Diamond also challenges Judge Carter's analysis of the Government's use of exemptions 7(C) and 7(D). As to the former, he contends the district court impermissibly employed a per se "consent" test in determining whether the 7(C) "invasion of personal privacy" exemption would be upheld. Appellant might have a claim, had Judge Carter required disclosure only where the person named had manifested consent to release of his identity, but otherwise failed to engage in the balancing test mandated, e.g., Fund for Constitutional Gov't v. National Archives and Records Serv., 656 F.2d 856, 862 (D.C.Cir.1981); Ferri v. Bell, 645 F.2d 1213, 1217 (3d Cir.1981), modified on other grounds, 671 F.2d 769 (3d Cir.1982); Maroscia v. Levi, 569, 589 F.2d 1000, 1002 (7th Cir.1977); Lamont v. Department of Justice, supra, 475 F.Supp. at 777; Forrester v. United States Dep't of Labor, 433 F.Supp. 987, 989 (S.D.N.Y.1977), aff'd mem., 591 F.2d 1330 (2d Cir.1978). In fact, the district court properly struck the required balance, pitting "the privacy interest and the extent of the invasion thereof against the public interest in disclosure . . . `tilt[ing] the balance in favor of disclosure.'" Lamont v. Department of Justice, supra, 475 F.Supp. at 777 (citation omitted).

The court considered Diamond's scholarly interest in the documents and the public interest in "the effect and extent of FBI intrusions into the institutions of our society." 532 F.Supp. at 224-25. Judge Carter evaluated the consequence of the passage of time on the privacy interests of those named in the documents. In this connection, the court noted that "since the material [sought] is thirty or more years old, the privacy interests of the third parties are not all of a piece." Id. at 226. Judge Carter therefore withheld summary judgment pending an examination of the results of an extensive search by the Government through its files for evidence that the named parties had waived their privacy interests through death or public disclosure of involvement with the FBI, or preferred to allow release.2 Presumably, it is this procedure which Diamond characterizes as a "per se test."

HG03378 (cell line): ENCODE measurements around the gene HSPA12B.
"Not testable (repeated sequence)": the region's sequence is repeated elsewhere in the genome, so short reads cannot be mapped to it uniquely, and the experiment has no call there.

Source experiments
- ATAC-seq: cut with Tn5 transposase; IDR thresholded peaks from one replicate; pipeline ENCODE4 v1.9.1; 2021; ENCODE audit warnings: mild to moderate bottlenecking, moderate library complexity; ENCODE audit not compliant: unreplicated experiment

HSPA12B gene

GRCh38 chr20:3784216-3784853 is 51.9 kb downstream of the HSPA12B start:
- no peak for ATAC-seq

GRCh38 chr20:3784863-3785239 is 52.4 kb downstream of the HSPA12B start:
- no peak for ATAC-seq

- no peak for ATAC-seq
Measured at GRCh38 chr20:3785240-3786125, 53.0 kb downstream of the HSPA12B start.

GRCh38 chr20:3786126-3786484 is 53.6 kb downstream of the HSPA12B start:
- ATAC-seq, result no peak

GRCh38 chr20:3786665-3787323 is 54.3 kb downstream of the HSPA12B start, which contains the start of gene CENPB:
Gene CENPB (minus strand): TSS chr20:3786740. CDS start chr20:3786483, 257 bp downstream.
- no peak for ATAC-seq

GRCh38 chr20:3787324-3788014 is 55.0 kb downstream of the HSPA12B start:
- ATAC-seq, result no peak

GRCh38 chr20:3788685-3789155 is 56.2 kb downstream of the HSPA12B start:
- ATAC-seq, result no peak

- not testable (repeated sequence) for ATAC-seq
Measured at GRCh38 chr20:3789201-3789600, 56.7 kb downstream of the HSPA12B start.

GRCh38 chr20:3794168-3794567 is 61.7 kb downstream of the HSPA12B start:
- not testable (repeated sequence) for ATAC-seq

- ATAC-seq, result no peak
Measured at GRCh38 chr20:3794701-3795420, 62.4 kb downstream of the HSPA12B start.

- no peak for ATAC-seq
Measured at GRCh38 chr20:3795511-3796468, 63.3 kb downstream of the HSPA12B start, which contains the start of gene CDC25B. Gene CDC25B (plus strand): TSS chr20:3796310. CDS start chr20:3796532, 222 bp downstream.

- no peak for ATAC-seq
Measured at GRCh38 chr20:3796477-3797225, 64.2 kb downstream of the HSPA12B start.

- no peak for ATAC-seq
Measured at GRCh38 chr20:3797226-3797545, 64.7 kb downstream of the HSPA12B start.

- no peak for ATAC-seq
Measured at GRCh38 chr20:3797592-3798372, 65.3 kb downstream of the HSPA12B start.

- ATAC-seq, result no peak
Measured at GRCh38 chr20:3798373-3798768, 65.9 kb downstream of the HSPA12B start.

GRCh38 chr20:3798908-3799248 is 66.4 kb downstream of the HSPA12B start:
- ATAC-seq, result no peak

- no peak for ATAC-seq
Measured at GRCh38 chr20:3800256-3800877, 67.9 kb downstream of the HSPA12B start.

We believe, however, that appellant misconstrues the court's approach. Judge Carter simply concluded that death or voluntary disclosure so diminished any privacy interest as to amount to a waiver, Ingle v. Department of Justice, 698 F.2d 259, 269 (6th Cir.1983), and the identities of persons in those two categories could not be withheld. With regard to the ninety-one individuals the FBI determined were in neither group, the court noted they "are or have been the subject of F.B.I. investigations involving communist affiliations, matters of internal security or loyalty, security of government employees, espionage, etc." Memorandum Endorsement, supra, Joint App. at A 431. Accordingly, "in light of the sensitive nature of the matters involved and the potential damage disclosure might cause[,] . . . the government is warranted in refusing to reveal the[ir] identities . . . ." Id.

We agree with this eminently reasonable conclusion, and commend the district judge for his wise approach to the issue, which went beyond the facile assumption that mere mention in FBI reports will, in every case, support invocation of the 7(C) exemption.